Irritable Bowel Syndrome (IBS) - GoldCare

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Irritable Bowel Syndrome (IBS)

Irritable bowel syndrome, or IBS as it is often called is a chronic (long term) disorder that affects the digestive system and can sometimes come and go. It is described as abdominal pain, cramping or discomfort that may be associated with opening your bowels and/or accompanied by a change in bowel habit. People with IBS can have constipation, diarrhoea or a mixture of both and many describe erratic and unpredictable bowel movements. There is no cure for IBS, but diet and lifestyle changes along with medication, can often help control the symptoms.

Around 10-20% of people in England have IBS and it is twice as common in women than in men. Most people are diagnosed with IBS in their twenties to thirties, but IBS is now being diagnosed in a lot of older people too.



The word syndrome means ‘a group of symptoms which consistently occur together’ and your healthcare professional will take a detailed history of your symptoms and how they are affecting you. A diagnosis of IBS may be made if in the past six months you have experienced:

  1. Abdominal pain/discomfort
  2. Bloating
  3. Change in bowel habit

IBS is only considered if the pain and discomfort is either relieved by a bowel movement or associated with an altered bowel frequency or stool (poo) form, plus at least two of the following symptoms:

  • Altered stool (poo) passage such as straining, urgency or feelings of incomplete evacuation
  • Abdominal bloating, tension or hardness
  • Your symptoms are made worse by eating
  • Passage of mucous in your poo

Some people also experience tiredness, nausea (feeling sick), back ache, wind, difficulty controlling their poo (incontinence) or bladder problems.

There is no formal ‘test’ that is used to diagnose IBS, but your GP may carry out some blood tests or a test on your poo, to exclude any other conditions that may be causing your symptoms.


Managing IBS Symptoms

There are a lot of self-help strategies that can help you to manage your IBS symptoms and your healthcare professional can help guide you with these.

  • Dietary adjustments
  • Lifestyle adjustments
  • Managing stress and anxiety
  • Medications


You could try keeping a diary of your food intake and make a note of how certain foods affect your symptoms or bowel movements. The current advice from the NHS on managing IBS symptoms includes:

  • Having regular meals and taking your time to eat.
  • Avoid missing meals or leaving long gaps between eating.
  • Drinking at least 8 cups of fluid per day, especially water or other non‑caffeinated drinks, for example herbal teas.
  • Restricting tea and coffee to 3 cups per day.
  • Reducing your intake of alcohol and fizzy drinks.
  • It may be helpful to limit intake of high‑fibre food (such as wholemeal or high‑fibre flour and breads, cereals high in bran, and whole grains such as brown rice).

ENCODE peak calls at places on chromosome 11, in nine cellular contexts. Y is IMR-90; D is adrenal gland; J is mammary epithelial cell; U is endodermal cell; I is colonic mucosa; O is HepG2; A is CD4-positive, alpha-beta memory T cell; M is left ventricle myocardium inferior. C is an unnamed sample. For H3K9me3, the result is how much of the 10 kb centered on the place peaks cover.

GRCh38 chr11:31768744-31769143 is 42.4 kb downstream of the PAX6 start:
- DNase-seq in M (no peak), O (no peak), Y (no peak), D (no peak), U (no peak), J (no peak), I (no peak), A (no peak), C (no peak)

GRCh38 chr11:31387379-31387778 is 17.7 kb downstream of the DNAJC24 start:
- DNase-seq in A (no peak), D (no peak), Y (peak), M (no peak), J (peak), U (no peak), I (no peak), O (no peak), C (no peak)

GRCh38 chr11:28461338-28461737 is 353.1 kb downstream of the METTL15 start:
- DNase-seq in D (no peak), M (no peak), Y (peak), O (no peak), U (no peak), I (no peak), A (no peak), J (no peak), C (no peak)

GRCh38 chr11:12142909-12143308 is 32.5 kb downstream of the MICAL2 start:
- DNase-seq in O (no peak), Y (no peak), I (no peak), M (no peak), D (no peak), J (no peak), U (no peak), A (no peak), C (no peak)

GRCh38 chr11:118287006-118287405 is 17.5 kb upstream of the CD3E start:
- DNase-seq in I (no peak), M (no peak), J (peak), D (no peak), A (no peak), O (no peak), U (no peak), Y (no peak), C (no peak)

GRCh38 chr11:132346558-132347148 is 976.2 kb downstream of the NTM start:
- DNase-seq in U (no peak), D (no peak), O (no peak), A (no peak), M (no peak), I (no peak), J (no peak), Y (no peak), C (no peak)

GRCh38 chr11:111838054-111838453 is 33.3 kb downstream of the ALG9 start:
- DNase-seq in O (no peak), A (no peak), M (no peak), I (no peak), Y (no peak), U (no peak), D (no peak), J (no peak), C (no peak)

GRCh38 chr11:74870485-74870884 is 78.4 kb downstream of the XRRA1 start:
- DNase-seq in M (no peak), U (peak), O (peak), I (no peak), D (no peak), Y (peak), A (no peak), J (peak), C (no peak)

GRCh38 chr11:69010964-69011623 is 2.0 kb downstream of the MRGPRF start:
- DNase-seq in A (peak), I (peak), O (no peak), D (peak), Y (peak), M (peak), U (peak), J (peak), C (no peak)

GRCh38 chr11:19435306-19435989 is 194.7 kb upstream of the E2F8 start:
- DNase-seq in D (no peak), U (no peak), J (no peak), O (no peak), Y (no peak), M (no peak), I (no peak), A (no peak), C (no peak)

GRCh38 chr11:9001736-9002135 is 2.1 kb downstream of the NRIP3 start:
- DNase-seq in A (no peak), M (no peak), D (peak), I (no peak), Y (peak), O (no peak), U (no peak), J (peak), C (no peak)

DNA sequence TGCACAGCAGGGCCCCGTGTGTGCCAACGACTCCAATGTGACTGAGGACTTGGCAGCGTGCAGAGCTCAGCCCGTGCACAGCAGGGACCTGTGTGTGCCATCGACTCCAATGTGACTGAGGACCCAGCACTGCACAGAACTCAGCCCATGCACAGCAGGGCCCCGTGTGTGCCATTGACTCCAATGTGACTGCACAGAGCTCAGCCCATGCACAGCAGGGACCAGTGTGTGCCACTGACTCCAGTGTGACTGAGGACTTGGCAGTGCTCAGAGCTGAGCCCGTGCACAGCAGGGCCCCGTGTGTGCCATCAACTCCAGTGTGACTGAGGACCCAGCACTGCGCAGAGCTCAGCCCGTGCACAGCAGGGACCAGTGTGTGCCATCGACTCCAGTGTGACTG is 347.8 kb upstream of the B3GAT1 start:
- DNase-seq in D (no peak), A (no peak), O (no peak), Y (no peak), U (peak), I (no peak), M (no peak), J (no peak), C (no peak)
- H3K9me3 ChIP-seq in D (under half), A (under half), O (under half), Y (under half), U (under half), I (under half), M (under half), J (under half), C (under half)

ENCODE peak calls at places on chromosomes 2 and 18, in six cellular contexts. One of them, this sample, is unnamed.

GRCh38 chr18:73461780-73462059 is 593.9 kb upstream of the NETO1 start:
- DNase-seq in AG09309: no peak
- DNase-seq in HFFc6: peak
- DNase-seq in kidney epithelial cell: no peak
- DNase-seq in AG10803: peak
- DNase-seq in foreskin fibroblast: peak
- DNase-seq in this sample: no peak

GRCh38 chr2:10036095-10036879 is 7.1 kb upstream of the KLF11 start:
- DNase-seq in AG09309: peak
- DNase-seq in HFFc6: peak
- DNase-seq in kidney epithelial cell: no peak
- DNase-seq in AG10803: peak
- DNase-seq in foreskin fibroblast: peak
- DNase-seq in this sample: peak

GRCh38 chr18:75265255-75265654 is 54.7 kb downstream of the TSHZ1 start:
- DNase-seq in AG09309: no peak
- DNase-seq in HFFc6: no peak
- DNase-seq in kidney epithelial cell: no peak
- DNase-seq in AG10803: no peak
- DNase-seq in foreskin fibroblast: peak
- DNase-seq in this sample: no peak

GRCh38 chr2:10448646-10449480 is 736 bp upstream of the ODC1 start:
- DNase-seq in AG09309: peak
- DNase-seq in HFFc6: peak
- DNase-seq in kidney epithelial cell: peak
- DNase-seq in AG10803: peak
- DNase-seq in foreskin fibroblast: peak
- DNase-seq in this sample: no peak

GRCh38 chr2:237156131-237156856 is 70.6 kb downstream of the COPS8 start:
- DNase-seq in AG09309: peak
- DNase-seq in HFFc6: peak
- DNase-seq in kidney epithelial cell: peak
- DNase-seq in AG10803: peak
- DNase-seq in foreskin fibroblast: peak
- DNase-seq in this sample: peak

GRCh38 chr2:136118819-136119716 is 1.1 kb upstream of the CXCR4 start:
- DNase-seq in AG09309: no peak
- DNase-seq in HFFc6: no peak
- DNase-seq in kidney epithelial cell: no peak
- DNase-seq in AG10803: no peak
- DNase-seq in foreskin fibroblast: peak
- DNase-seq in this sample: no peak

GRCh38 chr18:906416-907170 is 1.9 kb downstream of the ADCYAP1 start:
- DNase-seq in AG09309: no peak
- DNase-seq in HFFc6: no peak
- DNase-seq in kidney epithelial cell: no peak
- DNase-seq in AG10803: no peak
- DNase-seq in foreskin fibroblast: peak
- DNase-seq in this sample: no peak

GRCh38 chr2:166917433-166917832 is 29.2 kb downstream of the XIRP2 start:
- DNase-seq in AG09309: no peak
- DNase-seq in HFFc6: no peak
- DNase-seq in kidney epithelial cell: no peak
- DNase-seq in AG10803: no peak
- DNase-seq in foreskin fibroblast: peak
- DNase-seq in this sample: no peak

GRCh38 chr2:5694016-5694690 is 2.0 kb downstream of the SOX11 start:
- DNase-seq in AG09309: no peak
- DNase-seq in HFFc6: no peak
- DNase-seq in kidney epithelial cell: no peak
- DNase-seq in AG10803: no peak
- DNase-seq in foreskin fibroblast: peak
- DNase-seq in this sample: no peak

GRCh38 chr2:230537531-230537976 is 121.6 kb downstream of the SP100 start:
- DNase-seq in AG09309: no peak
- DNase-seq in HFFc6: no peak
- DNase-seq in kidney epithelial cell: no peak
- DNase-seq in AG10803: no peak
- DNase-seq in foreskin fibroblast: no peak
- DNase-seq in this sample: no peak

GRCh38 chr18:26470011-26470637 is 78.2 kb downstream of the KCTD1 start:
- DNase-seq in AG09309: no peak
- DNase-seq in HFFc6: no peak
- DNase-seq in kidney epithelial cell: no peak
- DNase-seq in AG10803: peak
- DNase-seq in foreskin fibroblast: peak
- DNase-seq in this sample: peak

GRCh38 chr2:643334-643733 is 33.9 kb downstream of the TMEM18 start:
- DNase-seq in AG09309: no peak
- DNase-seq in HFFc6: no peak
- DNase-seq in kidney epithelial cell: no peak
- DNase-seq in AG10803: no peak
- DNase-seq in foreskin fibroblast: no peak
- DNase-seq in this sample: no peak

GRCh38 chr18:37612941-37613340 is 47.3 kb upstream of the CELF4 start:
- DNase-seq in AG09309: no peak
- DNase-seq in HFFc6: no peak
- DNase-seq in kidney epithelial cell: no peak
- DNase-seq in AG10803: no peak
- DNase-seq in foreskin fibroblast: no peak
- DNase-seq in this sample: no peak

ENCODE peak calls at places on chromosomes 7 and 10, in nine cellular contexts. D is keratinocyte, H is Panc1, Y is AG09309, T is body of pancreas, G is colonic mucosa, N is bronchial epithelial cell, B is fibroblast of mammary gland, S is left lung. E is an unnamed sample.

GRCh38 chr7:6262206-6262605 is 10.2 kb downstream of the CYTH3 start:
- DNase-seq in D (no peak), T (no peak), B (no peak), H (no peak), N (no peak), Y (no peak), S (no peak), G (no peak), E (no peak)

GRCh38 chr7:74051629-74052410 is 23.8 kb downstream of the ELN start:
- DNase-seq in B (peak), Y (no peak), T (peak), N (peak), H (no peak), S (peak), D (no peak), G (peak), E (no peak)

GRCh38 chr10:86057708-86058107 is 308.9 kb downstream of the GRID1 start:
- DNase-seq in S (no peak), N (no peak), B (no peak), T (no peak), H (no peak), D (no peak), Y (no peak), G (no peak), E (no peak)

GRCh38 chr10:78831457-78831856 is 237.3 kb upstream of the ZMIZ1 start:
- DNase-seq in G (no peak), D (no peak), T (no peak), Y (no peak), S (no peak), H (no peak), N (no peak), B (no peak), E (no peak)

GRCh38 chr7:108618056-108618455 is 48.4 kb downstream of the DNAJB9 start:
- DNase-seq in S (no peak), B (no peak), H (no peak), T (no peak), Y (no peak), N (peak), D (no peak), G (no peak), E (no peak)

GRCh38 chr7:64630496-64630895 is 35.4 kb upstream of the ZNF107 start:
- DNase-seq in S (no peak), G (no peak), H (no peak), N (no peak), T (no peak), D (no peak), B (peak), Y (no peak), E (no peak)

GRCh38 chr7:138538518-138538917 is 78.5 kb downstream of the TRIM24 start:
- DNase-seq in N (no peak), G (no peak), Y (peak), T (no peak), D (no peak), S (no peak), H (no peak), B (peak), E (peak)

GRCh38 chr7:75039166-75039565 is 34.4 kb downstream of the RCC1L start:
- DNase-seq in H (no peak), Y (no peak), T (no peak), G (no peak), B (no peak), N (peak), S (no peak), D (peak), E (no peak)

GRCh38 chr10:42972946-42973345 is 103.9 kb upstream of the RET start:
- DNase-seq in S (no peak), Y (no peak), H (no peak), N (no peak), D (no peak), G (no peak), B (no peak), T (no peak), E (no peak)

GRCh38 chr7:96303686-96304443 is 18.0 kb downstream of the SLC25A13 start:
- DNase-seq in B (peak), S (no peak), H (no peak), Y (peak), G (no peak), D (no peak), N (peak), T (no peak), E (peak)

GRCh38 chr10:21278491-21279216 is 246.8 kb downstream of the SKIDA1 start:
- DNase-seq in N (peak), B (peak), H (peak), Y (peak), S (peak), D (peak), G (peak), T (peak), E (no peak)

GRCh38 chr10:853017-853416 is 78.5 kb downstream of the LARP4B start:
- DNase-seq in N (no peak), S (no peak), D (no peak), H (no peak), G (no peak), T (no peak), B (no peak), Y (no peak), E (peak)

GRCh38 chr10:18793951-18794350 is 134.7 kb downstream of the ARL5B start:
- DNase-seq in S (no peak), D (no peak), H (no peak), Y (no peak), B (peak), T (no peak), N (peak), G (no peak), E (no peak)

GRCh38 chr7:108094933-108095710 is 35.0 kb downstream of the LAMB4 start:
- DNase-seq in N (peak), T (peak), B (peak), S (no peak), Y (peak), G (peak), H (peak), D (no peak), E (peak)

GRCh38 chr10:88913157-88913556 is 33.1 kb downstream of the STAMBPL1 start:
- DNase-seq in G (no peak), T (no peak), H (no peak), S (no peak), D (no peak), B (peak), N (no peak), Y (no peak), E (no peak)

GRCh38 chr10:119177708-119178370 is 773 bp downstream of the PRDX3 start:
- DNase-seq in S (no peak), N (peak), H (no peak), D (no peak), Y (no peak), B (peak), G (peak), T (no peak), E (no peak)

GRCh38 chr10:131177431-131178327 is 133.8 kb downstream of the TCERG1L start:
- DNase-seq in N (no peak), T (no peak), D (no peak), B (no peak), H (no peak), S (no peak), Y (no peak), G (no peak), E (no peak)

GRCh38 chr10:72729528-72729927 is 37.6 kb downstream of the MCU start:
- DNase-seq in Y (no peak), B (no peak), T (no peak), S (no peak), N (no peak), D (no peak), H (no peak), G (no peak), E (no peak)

• Reducing your intake of ‘resistant starch’ (starch that resists digestion in the small intestine and reaches the colon intact), which is often found in processed or re‑cooked foods.
  • Limit eating fresh fruit to 3 portions per day
  • People with diarrhoea should avoid sorbitol, an artificial sweetener found in sugar‑free sweets (including chewing gum) and drinks, and in some diabetic and slimming products.
  • People with wind and bloating may find it helpful to eat oats (such as oat‑based breakfast cereal or porridge) and linseeds (up to 1 tablespoon per day).
  • You could try Probiotics – these can take up to 4 weeks to work

If you are struggling to identify foods that are affecting your symptoms, or are finding that you have to restrict your diet significantly, your GP may refer you to a Registered Dietician for more help.

Lifestyle Adjustments:

Keeping fit and healthy can help with your IBS symptoms. Simple exercise like walking is good for both physical and mental health. Maintaining a healthy weight can also help with your symptoms, particularly if you suffer with issues such as accidental bowel leakage (faecal incontinence).

Managing Stress and Anxiety:

Many people with IBS find that their moods affect their symptoms. It is well known that stress, anxiety and our overall mental health can have a huge impact on how our bowels work. Try to take some time each day to relax. Techniques such as mindfulness and meditation can be really helpful. If you feel your mental health is contributing to your IBS symptoms, speak with your GP who can refer you for further support such as counselling, hypnotherapy, cognitive behavioural therapy or clinical psychology. 


Medications can help with the symptoms of IBS. There are various medications available and would be prescribed by your doctor depending on your symptoms and response to other strategies. Medications are usually used as part of a combination approach and may include:

  • Antispasmodics to help with pain and cramping
  • Laxatives to help with constipation
  • Anti-motility medication to help with diarrhoea
  • Antidepressants
  • Medications to help with wind

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